This first paragraph is sort of an editorial to what follows. And actually, I guess the blog portion of what follows in an introduction to a meditation. But I digress, so back to the editorial:
When I started this site, I envisioned it as a place to put my articles, make some comments on things going on that had a psychological tone, and have discussions. The later part isn’t what I envisioned yet, but that’s ok. My point here is that for this entry, I’m not looking for comments that are reassuring. Those who know me the best know that’s not really me. I don’t want a bunch of people asking what’s wrong, or telling me positive things to boost my …
About a month ago, one of the sites I have been published on sent a mass email to clinicians who write asking for short submissions focused on “Finding the Right Clinician.” Most of the article that follows is from that submission, although they did not select it. But I’m adding this introduction to discuss an experience that both added too and supports my suggestions.
On Monday, March 23, 2009, I spoke to a psychology class at a local high school. It was actually four classes, all with the same teacher. Basically, I spent the day there, talking a little about what I do, and then answering their questions. The teacher discussed how much she likes therapy, and how it …
I’d like to return to the discussion of students cheating, or as I’m now referring to it: dishonesty. I saw “I Love You Man” this weekend. One of the characters is described as “refreshingly honest.” First, the movie is hilarious, and I highly recommend it. Second, I believe we need more people in the world that are honest. Much of the hilarity of the movie was about the honesty, and viewers thinking “what the hell is he doing being honest like that?”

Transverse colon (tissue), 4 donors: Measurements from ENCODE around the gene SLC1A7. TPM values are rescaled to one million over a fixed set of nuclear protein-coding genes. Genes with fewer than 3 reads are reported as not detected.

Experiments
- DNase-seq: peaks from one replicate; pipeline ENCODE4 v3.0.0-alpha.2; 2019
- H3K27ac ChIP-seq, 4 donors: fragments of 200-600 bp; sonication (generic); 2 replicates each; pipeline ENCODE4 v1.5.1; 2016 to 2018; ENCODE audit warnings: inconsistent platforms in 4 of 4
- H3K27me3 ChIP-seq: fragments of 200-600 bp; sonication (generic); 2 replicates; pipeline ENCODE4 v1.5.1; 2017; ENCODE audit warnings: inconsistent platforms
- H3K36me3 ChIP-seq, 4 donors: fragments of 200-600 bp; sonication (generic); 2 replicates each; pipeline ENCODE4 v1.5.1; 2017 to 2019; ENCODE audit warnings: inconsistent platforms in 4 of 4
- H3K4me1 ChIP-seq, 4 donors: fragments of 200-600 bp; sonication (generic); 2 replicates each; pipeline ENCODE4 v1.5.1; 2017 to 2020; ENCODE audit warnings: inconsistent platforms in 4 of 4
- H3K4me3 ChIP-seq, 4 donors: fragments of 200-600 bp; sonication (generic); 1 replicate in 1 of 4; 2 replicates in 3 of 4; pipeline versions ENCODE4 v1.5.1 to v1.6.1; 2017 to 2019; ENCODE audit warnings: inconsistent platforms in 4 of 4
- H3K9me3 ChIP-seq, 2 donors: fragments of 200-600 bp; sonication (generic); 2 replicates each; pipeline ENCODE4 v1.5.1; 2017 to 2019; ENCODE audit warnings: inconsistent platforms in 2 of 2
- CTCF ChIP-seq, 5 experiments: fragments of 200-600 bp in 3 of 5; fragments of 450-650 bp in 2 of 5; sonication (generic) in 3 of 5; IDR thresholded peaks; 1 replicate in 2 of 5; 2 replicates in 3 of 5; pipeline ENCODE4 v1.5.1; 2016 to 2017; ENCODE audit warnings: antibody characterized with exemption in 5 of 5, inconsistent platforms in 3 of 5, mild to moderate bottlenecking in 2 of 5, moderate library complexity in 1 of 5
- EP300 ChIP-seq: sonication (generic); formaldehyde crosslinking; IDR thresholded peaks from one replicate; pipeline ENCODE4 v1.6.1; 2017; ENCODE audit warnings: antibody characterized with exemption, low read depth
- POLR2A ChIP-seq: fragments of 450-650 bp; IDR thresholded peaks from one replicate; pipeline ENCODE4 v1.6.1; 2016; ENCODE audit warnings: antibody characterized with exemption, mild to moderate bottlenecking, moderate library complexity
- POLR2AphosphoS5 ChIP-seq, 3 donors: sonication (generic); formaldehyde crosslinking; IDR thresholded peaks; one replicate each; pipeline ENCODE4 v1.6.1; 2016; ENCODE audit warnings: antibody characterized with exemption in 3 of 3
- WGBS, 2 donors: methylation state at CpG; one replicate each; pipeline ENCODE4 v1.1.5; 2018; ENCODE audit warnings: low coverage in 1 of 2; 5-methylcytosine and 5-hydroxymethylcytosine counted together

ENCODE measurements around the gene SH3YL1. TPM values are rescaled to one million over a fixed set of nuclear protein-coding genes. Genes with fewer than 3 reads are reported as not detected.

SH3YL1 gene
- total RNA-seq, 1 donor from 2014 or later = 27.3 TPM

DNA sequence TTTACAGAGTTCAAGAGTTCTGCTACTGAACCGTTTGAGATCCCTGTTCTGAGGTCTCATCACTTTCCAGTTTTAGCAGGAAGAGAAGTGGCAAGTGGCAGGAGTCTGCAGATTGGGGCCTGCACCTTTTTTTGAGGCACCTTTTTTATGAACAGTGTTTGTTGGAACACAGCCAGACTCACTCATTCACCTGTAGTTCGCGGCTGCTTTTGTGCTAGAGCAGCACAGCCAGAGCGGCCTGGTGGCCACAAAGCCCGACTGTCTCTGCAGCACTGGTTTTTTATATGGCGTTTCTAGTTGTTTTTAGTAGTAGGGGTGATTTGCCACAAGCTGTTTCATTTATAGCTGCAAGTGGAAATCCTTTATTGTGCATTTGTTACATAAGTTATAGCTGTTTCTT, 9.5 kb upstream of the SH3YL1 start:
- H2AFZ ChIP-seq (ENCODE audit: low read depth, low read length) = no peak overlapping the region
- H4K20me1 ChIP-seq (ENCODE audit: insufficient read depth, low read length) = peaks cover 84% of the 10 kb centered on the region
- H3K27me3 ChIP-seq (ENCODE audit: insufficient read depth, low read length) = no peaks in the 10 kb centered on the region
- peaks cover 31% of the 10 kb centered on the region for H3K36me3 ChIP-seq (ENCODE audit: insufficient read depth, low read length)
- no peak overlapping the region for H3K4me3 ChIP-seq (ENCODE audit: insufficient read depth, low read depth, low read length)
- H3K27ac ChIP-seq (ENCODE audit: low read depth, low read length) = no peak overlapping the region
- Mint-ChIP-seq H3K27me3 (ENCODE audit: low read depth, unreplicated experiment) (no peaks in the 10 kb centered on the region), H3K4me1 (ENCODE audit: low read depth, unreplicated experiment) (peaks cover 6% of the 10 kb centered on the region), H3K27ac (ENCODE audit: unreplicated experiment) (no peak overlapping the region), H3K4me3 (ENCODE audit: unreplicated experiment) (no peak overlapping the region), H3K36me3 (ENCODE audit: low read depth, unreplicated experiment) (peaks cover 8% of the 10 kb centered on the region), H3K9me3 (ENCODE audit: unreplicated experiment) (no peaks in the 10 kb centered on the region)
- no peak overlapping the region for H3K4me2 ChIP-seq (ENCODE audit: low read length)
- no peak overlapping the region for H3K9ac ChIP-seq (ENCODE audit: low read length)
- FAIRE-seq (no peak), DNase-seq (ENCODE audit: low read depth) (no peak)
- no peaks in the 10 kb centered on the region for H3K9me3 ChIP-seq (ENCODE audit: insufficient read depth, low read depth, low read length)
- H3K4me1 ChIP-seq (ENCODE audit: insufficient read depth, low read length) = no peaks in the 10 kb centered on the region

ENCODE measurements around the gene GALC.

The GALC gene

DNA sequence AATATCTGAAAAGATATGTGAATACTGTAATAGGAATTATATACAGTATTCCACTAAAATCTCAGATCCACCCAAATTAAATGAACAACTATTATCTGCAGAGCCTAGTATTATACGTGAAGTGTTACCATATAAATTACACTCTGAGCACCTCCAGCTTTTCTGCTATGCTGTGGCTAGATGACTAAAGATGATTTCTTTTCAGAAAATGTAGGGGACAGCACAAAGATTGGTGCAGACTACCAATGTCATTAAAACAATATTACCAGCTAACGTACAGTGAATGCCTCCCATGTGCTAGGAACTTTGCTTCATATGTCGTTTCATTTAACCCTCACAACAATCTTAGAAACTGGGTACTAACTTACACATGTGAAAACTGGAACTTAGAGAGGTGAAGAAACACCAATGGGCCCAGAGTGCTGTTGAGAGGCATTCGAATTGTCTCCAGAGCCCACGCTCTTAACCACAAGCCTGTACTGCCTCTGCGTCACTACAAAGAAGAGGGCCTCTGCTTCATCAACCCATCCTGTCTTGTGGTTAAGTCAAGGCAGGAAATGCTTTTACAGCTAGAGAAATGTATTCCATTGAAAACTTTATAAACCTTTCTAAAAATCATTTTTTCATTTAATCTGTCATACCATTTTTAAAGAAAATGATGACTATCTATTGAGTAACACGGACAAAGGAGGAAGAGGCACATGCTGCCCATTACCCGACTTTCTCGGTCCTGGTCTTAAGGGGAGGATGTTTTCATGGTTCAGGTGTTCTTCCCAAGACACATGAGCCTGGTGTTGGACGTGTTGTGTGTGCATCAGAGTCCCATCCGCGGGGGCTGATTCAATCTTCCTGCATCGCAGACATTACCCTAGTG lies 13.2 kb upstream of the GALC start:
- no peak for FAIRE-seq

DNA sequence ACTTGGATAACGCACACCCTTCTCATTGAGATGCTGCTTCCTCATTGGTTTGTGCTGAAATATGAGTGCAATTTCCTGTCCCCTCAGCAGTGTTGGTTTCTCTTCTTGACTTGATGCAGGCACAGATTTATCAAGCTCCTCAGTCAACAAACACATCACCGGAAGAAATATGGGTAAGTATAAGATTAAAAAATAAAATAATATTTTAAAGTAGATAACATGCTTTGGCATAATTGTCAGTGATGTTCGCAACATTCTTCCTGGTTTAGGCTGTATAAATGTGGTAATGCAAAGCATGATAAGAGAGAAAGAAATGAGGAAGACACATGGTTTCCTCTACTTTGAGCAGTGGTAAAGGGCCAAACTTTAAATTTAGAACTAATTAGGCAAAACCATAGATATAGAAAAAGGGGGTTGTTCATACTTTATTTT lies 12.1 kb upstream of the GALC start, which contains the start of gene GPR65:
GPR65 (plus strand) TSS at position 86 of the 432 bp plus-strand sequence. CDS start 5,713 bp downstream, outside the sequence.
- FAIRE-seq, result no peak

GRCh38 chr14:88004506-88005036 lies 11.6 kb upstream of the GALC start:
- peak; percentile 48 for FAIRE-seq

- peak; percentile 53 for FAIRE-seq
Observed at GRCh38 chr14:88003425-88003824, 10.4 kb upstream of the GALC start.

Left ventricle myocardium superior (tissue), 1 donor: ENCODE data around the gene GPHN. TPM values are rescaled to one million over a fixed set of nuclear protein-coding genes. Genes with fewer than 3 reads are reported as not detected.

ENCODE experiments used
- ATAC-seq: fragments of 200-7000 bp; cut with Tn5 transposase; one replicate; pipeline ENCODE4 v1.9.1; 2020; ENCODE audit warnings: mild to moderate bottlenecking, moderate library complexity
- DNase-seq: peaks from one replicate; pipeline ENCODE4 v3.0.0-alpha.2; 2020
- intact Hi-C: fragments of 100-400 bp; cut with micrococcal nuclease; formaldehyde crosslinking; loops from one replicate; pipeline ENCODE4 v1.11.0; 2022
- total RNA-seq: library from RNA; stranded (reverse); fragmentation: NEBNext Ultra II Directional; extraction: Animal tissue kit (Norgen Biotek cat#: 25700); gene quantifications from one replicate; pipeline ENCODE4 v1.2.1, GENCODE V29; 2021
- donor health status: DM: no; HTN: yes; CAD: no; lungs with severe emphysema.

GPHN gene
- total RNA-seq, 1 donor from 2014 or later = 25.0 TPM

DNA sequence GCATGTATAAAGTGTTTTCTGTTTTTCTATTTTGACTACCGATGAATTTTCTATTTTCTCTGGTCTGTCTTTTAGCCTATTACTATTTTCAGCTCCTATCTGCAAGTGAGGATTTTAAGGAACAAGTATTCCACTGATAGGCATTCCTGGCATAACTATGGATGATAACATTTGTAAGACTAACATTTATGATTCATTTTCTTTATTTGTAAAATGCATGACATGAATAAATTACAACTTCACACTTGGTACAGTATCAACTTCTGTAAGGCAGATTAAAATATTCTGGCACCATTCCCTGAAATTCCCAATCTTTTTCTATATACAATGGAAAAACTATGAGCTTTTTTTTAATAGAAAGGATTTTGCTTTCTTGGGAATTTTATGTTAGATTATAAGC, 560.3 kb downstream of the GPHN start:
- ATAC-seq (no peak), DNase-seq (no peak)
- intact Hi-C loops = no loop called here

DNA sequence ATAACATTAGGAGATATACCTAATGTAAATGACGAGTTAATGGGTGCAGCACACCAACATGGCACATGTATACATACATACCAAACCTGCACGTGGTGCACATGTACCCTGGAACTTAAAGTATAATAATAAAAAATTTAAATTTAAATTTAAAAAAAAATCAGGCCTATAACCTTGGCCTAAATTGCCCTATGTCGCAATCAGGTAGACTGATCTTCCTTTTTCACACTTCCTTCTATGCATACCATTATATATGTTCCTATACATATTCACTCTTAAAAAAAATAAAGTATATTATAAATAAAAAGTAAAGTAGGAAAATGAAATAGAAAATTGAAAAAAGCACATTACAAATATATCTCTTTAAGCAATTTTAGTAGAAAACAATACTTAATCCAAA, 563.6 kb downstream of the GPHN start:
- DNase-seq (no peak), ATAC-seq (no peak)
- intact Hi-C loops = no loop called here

I’m concerned that many have come to believe that dishonesty is a much better path to getting what you want than just being honest and allowing things to unfold in their own way.
In my blog I reference …
I’ve checked in on a friend’s blog http://houseofsunshine.blogspot.com/2009/03/lets-all-be-deepak-chopr-y-this-morning.html a few times recently, and wanted to offer the site to some of my readers. She makes some excellent observations, and today she discussed Deepak Chopra and some of his thoughts.
I hope you find some of her stuff as interesting as I do.
I read this article on MSN today about students cheating:
(Yes, I know its from a page called “Mom’s Homeroom” and I assure you I don’t frequent the site).
I was likely drawn to it as I have suspected several of my college students of cheating this semester.
The article talks about the overwhelmingly high numbers of students who admit in a survey that they have cheated. And what’s more, they don’t feel much guilt about it.
I’m wondering if we are as a culture moving in a direction of “the ends justifies the means,” which results in doing whatever it takes to make things easier and more profitable.
It seems all you have to do when caught is express remorse, and all is …